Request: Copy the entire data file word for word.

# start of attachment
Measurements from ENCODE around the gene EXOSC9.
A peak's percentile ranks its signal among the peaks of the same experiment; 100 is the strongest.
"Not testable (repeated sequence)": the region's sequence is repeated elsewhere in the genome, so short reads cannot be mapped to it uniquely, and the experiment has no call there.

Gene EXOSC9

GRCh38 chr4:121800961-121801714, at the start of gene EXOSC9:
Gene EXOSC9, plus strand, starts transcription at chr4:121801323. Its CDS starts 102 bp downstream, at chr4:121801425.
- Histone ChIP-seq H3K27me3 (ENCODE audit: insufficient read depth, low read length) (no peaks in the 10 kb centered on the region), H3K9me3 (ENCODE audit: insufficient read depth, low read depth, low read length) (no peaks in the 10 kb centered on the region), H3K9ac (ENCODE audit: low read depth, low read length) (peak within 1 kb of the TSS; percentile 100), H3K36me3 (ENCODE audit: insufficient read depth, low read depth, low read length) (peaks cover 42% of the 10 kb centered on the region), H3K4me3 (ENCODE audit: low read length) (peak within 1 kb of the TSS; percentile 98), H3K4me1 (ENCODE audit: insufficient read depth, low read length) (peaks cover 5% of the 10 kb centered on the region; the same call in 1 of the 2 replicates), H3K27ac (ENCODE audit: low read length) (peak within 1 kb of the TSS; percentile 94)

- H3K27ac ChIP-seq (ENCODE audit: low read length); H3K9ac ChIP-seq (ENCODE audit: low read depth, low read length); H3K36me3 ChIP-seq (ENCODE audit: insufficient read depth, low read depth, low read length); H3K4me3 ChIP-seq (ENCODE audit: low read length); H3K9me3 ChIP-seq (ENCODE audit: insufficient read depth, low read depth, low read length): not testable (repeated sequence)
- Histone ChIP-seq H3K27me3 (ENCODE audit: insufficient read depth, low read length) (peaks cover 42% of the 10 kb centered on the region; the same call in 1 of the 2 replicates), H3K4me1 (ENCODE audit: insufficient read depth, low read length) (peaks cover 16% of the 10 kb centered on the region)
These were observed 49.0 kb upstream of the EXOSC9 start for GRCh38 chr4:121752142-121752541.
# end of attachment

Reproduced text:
Measurements from ENCODE around the gene EXOSC9.
A peak's percentile ranks its signal among the peaks of the same experiment; 100 is the strongest.
"Not testable (repeated sequence)": the region's sequence is repeated elsewhere in the genome, so short reads cannot be mapped to it uniquely, and the experiment has no call there.

Gene EXOSC9

GRCh38 chr4:121800961-121801714, at the start of gene EXOSC9:
Gene EXOSC9, plus strand, starts transcription at chr4:121801323. Its CDS starts 102 bp downstream, at chr4:121801425.
- Histone ChIP-seq H3K27me3 (ENCODE audit: insufficient read depth, low read length) (no peaks in the 10 kb centered on the region), H3K9me3 (ENCODE audit: insufficient read depth, low read depth, low read length) (no peaks in the 10 kb centered on the region), H3K9ac (ENCODE audit: low read depth, low read length) (peak within 1 kb of the TSS; percentile 100), H3K36me3 (ENCODE audit: insufficient read depth, low read depth, low read length) (peaks cover 42% of the 10 kb centered on the region), H3K4me3 (ENCODE audit: low read length) (peak within 1 kb of the TSS; percentile 98), H3K4me1 (ENCODE audit: insufficient read depth, low read length) (peaks cover 5% of the 10 kb centered on the region; the same call in 1 of the 2 replicates), H3K27ac (ENCODE audit: low read length) (peak within 1 kb of the TSS; percentile 94)

- H3K27ac ChIP-seq (ENCODE audit: low read length); H3K9ac ChIP-seq (ENCODE audit: low read depth, low read length); H3K36me3 ChIP-seq (ENCODE audit: insufficient read depth, low read depth, low read length); H3K4me3 ChIP-seq (ENCODE audit: low read length); H3K9me3 ChIP-seq (ENCODE audit: insufficient read depth, low read depth, low read length): not testable (repeated sequence)
- Histone ChIP-seq H3K27me3 (ENCODE audit: insufficient read depth, low read length) (peaks cover 42% of the 10 kb centered on the region; the same call in 1 of the 2 replicates), H3K4me1 (ENCODE audit: insufficient read depth, low read length) (peaks cover 16% of the 10 kb centered on the region)
These were observed 49.0 kb upstream of the EXOSC9 start for GRCh38 chr4:121752142-121752541.